Wade's Bridge, Aberfeldy
The only one of General Wade's bridges still in use. It was designed by William Adam in 1833.
Period of construction:
1700 - 1749
Transport Trust plaque:
Weem Hotel, Aberfeldy, PH15 2LD
George Wade was born in 1673, grandson of an English soldier who had settled in Ireland at the end of Cromwell's campaign there in the 1650's. George joined the army as a young man and served in Ireland, France, Flanders, Portugal and Spain, gaining rapid promotion throughout, until he returned to England with the rank of Major General in l711. In 1722 he was elected MP for Bath and two years later was chosen by King George I to visit and report on the worrying situation in the Highlands of Scotland.
In 1688 James VII of Scotland, II of England, had been ousted from the throne by William and Mary. There followed a series of Jacobite uprisings in a vain attempt to restore the Royal House of Stuart to the throne. Word then came from Scotland that the 1716 Disarming Act (following the suppressed rebellion of 1715) had left the loyal Highlanders defenceless against rebels, and that the whole country was riven with corruption, thieving and blackmail.
After a rapid visit to the north in 1724, Wade concluded his report with several proposals - the building of barracks for His Majesty's troops, an improved system of sherriffs and JPs to administer the law, a further Disarming act, a network of good roads and bridges and companies of local men to keep the peace.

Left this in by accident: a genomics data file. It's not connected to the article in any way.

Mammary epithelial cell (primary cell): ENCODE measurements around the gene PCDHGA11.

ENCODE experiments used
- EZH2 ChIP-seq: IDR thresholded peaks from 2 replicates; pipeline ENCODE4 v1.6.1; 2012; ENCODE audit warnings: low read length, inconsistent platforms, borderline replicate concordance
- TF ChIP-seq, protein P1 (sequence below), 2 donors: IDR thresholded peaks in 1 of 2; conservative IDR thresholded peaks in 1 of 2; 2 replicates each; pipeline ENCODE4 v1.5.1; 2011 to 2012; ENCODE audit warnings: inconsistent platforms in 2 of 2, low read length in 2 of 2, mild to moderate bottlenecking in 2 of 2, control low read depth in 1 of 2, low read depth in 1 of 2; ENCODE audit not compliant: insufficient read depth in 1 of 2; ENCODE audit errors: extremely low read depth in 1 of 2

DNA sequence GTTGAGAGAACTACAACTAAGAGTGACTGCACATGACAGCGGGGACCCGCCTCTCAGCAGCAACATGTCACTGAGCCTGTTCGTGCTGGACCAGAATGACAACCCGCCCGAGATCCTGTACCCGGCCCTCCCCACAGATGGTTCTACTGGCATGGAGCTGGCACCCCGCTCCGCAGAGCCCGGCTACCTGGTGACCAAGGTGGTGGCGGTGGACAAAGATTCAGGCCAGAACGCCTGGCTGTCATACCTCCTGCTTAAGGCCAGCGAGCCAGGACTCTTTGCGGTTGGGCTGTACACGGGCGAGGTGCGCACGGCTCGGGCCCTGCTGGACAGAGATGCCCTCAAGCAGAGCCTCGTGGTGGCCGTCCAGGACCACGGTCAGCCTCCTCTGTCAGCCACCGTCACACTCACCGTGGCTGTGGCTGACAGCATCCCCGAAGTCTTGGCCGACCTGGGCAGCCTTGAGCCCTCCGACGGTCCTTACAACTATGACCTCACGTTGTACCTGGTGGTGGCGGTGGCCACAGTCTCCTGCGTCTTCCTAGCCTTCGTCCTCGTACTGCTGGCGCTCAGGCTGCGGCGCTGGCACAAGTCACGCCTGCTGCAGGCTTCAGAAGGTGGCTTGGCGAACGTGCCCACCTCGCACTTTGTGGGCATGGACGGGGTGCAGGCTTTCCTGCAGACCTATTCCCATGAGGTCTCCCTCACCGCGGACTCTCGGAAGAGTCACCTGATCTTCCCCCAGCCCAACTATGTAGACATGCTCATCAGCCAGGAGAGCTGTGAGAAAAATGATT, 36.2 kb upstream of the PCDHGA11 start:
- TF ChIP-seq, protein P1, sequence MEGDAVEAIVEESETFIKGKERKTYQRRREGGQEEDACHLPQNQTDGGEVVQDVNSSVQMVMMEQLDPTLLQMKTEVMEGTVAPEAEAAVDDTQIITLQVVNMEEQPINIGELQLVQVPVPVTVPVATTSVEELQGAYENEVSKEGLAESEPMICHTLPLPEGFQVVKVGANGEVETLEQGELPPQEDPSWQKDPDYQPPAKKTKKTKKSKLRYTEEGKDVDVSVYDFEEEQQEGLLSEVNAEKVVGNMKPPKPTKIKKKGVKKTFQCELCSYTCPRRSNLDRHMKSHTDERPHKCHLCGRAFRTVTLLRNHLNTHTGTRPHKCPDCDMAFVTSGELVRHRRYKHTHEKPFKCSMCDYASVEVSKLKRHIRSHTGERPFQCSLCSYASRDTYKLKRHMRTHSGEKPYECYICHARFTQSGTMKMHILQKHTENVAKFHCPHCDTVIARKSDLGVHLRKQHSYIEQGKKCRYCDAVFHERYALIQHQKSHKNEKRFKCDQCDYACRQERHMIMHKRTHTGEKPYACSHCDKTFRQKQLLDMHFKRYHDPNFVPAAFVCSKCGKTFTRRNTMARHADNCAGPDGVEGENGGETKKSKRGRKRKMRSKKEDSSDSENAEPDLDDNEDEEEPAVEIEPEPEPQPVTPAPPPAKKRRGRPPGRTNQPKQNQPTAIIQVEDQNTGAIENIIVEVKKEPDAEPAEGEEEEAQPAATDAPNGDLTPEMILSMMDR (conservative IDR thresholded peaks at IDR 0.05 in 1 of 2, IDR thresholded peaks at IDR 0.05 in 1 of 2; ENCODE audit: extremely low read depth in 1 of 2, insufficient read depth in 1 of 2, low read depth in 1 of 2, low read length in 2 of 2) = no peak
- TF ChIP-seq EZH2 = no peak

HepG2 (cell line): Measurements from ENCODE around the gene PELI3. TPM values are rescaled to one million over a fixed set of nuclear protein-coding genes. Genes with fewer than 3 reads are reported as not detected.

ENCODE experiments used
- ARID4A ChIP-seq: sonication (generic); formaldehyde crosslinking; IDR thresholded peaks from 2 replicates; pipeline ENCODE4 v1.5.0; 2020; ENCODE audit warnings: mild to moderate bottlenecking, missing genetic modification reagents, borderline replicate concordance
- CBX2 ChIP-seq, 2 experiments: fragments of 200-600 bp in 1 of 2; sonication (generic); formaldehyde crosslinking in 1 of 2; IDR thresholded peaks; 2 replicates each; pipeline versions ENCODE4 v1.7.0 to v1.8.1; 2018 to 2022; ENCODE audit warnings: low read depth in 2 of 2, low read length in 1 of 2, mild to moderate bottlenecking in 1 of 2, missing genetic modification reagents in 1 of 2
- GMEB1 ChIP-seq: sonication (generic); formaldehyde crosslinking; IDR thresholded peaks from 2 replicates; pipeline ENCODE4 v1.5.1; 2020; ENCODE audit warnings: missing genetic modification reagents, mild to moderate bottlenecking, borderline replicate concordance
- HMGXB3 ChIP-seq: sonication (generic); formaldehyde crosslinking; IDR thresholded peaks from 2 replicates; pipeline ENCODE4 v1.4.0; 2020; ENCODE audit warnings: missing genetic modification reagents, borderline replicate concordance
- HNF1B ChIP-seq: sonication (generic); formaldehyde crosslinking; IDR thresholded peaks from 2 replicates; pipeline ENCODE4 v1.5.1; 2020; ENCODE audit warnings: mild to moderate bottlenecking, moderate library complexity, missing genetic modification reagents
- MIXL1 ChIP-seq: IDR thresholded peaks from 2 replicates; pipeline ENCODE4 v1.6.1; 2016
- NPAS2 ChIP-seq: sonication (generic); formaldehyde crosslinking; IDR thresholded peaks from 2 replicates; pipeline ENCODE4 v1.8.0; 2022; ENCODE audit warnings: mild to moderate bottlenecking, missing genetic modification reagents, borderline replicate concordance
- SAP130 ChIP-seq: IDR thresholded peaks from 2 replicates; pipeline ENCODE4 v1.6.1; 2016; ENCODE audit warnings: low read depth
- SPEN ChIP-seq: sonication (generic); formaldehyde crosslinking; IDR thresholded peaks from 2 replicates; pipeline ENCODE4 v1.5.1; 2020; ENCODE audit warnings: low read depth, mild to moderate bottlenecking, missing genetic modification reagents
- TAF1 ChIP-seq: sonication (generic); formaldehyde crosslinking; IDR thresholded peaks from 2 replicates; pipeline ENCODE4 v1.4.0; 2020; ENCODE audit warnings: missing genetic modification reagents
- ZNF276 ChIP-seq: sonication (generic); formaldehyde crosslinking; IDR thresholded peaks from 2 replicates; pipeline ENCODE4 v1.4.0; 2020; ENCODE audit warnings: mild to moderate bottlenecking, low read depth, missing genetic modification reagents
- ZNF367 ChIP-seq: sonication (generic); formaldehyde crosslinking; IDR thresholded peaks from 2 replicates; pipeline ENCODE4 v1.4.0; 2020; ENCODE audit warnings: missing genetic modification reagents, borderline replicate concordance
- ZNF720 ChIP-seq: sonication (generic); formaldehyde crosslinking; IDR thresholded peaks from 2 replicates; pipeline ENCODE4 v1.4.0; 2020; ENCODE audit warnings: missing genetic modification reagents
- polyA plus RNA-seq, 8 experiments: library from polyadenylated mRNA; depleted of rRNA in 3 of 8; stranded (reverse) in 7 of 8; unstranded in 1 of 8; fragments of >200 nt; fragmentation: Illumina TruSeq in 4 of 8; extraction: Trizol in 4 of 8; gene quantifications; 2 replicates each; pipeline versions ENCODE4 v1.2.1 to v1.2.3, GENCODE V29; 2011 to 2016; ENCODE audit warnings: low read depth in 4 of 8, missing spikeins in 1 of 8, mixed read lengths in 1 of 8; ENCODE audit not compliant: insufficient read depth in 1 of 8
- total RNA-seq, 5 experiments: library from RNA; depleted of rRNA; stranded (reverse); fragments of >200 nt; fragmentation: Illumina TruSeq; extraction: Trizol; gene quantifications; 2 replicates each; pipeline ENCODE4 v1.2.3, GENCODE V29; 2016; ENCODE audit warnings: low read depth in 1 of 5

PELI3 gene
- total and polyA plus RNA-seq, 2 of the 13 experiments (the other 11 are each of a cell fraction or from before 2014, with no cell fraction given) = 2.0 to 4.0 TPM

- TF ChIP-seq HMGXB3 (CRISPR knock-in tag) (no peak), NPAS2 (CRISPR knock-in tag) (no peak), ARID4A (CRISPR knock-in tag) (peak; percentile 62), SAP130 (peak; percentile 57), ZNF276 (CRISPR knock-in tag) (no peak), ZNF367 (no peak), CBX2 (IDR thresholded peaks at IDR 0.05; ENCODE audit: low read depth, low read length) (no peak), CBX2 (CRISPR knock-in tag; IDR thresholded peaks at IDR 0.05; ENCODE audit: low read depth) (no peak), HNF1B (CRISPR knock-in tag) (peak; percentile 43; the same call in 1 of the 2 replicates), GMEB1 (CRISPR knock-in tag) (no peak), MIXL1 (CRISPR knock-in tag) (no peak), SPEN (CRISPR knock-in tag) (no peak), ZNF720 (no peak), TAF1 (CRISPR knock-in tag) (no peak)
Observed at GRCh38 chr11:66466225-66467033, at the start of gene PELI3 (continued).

His assessment must have been well received, for within a fortnight he had been appointed Commander of His Majesty's Forces in Scotland. These measures were embarked upon immediately with the road-building programme under Wade's personal supervision until, at the end of 1733, he handed over responsibility to William Caulfield, to whom are attributed the famous lines: 'If you'd seen these roads before they were made, you'd lift up your arms and bless General Wade'
Wade's personal attitude to the Highlands and their people is hard to assess, but he made few enemies in his time here. He certainly seems to have believed strongly that the Highlands should be policed by Highlanders for their own good. Even his military roads were less than repressive in their effects. In fact, the only military commander to gain massive benefit from them was 'Bonnie Prince Charlie' whose troops used every inch of the network in the campaign of 1745-6.
Wade returned to the army and was promoted to Lieutenant General in 1742. In 1743 he served under King George II at the battle of Dettingen in the War of the Austrian Succession, the last battle in which an English king led the army. He became Commander in Chief but was replaced by the Duke of Cumberland when he failed to counter the 1745 uprising with sufficient despatch.